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Quote of the Week: Margaret Mead
Feb 18th, 2010

Never doubt that a small group of thoughtful, committed citizens can change the world. Indeed, it is the only thing that ever has.

Margaret Mead, American anthropologist (1901-1978)

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The best of the web: the Conservatives are victims of cybersquatting
Oct 5th, 2009

If you take a look at the European Parliament’s page on political groups, it seems that four months after the European elections, the Tory-led European Conservatives and Reformists Group still does not have a website, and neither does the even more Eurosceptic Europe of Freedom and Democracy Group.

Yet if you search on Google for “European Conservatives and Reformists Group” you will see that THERE IS a temporary website for the group called ecrg.info. The page provides an email address where you can contact the ECR group. In a recent blogpost, the social-democrat blogger Jon Worth reveals that he is the owner of the ecrg.info domain name. He has received all sorts of queries regarding the ECR group through the contact email address, and has replied “informing them that they are victims of cybersquatting and asking the valid question: how can any political organisation that has gone three months without a web presence be taken at all seriously?” Very good question, indeed.

Click to read the full story on Jon Worth’s website.

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PES activists: join our Wiki page for the Prague Congress!
Oct 1st, 2009
© Chourka Glogowski
© Chourka Glogowski

PES activists had inspiring debates at their 2009 forum in Dublin. Desmond O’Toole -the Dublin PES activists coordinator- published a summary of these debates on a Wiki page, where PES activists are invited to contribute so we can present our own proposals to the PES congress held in Prague in December.

Come and join the debate on the future of the European left!

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PES activists forum 2009: video summary
Sep 17th, 2009

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PES activists forum 2009: championing equality for all
Sep 12th, 2009

At the PES activist forum this afternoon, I attended a workshop entitled “Towards a fair society – Championing equality for all”. The session was refreshingly interactive, giving the audience the opportunity to interact directly with the speaker panel right from the beginning. No long speech, just discussion. The panel included Rhonda Donaghey (SIPTU, Ireland), Lisa Pelling (FEPS Research Group), Michael Leiblfinger (Rainbow Rose) and Niall Crowly (Former CEO Irish Equality Authority).

PES balloons at the Trinity college

PES balloons floating over Trinity college

Niall said that in this time of economic difficulties, governments unfortunately tend to cut funding for equality programmes, which are too often considered as the kind of secondary policy you can only afford in more positive times. However, according to Niall, an “equality crisis” preceded and led the economic crisis we are going through. Studies show that not only do the most vulnerable groups benefit from equality policies, but the society also does, for a more equal society is a more peaceful, healthier, and happier one. Therefore we should focus on putting equality at the core of the public debate in Europe, and protect the infrastructure that is in place to implement it.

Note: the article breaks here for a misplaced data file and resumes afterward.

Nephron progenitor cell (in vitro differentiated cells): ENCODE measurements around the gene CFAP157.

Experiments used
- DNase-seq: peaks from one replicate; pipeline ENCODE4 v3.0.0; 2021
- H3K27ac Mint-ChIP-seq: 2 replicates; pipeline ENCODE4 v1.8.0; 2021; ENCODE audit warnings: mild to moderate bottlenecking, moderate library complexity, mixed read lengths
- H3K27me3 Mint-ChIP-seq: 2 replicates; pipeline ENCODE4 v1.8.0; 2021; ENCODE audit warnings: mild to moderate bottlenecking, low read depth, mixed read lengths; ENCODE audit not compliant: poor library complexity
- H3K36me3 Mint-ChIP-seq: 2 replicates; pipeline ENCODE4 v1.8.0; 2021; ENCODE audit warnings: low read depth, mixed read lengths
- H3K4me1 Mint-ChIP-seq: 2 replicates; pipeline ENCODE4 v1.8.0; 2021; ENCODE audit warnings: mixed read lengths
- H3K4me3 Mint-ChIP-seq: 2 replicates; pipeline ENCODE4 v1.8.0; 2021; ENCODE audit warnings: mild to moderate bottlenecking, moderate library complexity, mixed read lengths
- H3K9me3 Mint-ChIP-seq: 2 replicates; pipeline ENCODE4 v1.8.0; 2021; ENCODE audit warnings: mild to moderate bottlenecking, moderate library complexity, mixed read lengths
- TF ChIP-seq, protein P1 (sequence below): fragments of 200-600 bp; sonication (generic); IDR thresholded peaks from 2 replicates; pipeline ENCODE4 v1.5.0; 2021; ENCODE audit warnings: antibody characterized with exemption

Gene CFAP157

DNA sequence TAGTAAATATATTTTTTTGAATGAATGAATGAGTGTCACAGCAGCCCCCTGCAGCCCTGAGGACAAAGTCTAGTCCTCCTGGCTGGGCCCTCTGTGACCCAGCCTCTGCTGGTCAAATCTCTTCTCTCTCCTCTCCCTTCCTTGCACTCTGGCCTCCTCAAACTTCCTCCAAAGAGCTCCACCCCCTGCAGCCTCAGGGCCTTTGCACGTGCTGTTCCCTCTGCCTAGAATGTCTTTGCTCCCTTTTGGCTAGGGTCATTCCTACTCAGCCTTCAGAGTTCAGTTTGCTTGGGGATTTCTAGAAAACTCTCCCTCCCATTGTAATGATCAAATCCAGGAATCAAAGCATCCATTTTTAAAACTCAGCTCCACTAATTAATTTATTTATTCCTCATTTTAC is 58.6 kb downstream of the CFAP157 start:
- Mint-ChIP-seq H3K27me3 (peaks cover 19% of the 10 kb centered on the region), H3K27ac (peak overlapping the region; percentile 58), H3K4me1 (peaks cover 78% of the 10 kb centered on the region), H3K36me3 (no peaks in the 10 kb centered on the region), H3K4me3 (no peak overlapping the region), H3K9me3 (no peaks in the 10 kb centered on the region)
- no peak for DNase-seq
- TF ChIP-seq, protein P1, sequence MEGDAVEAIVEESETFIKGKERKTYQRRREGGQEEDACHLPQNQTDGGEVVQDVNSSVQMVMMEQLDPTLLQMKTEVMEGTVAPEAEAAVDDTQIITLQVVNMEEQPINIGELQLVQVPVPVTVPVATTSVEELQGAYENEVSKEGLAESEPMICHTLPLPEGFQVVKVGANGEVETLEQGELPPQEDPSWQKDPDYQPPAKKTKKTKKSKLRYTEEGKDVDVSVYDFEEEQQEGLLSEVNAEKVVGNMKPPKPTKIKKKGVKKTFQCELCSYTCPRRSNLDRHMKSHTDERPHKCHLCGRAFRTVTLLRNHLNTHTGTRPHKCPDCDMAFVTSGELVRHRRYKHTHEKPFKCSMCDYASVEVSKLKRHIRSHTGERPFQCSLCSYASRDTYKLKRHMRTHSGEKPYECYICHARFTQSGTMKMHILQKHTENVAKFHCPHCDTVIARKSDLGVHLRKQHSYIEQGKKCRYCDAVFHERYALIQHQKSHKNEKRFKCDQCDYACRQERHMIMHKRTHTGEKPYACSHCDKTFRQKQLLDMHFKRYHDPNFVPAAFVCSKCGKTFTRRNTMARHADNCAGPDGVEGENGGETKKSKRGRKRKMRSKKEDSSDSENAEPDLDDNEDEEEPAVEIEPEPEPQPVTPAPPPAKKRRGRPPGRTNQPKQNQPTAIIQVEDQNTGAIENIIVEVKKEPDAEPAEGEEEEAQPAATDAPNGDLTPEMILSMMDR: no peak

Addressing the issue of discrimination against immigrants, Lisa Pelling suggested we change the way we look at immigration. We need immigration as our societies are aging and our population is shrinking. Therefore immigration is a chance for us, and we should even be proud that so many people choose to migrate to Europe. Building up on Lisa’s ideas, a participant said we should reaffirm that any citizen has the right to find their freedom and well-being anywhere in the world. He added that we should also be very strong in stating that countries that do not respect LGTB rights are simply breaching human rights.

As for people with disabilities, Niall points out that we haven’t yet moved in a position where it is part of our common sense to accommodate difference. It should become common sense and only positive action will enable us to move towards more equal societies. Rhonda closed the workshop calling upon the participants to act daily against all kinds of discrimination so that in five years from now we can see a more diverse European Parliament, free of extreme-right parties.

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Blogging from the PES activists forum 2009
Sep 11th, 2009

This weekend I will be blogging from the PES activist forum in Dublin. Co-organised by the PES, the FEPS and the Irish Labour Party, the event is gathering around 300 activists to brainstorm over “the next left for the future of Europe”. Tonight we will meet at the Leinster House -the Irish Parliament- for the opening session. Two days of workshops will follow in the premises of the 400-year-old Trinity College campus. Workshop themes include: a European social and employment pact, a recovery plan for Europe and a new global deal, championing gender equality for all, and safeguarding environment for future generations.